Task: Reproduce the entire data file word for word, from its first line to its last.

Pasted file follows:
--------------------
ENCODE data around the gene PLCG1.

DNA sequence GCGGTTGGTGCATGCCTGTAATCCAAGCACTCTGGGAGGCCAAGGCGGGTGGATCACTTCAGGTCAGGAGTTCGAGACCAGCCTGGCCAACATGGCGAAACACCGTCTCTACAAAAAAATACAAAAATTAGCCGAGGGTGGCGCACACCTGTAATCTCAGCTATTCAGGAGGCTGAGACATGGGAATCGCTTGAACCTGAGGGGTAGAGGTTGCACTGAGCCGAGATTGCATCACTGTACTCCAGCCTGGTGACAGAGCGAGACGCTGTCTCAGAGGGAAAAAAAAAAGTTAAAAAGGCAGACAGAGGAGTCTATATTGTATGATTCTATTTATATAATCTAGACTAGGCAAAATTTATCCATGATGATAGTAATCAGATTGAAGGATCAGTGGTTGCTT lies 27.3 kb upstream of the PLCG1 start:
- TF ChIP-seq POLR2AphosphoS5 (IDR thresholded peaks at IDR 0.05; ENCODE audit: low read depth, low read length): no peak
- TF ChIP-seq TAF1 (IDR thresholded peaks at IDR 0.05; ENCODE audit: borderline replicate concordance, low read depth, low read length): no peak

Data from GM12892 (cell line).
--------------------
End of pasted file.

ENCODE data around the gene PLCG1.

DNA sequence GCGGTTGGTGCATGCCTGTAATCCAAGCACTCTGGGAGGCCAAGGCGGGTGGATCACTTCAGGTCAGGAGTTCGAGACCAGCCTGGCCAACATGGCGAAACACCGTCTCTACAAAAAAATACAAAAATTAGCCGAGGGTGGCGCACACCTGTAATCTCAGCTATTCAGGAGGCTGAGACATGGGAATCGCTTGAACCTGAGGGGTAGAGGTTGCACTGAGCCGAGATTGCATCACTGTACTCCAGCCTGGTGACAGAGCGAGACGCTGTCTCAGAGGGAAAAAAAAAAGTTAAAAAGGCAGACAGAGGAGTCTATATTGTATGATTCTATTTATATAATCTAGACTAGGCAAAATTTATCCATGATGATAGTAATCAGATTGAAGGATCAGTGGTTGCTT lies 27.3 kb upstream of the PLCG1 start:
- TF ChIP-seq POLR2AphosphoS5 (IDR thresholded peaks at IDR 0.05; ENCODE audit: low read depth, low read length): no peak
- TF ChIP-seq TAF1 (IDR thresholded peaks at IDR 0.05; ENCODE audit: borderline replicate concordance, low read depth, low read length): no peak

Data from GM12892 (cell line).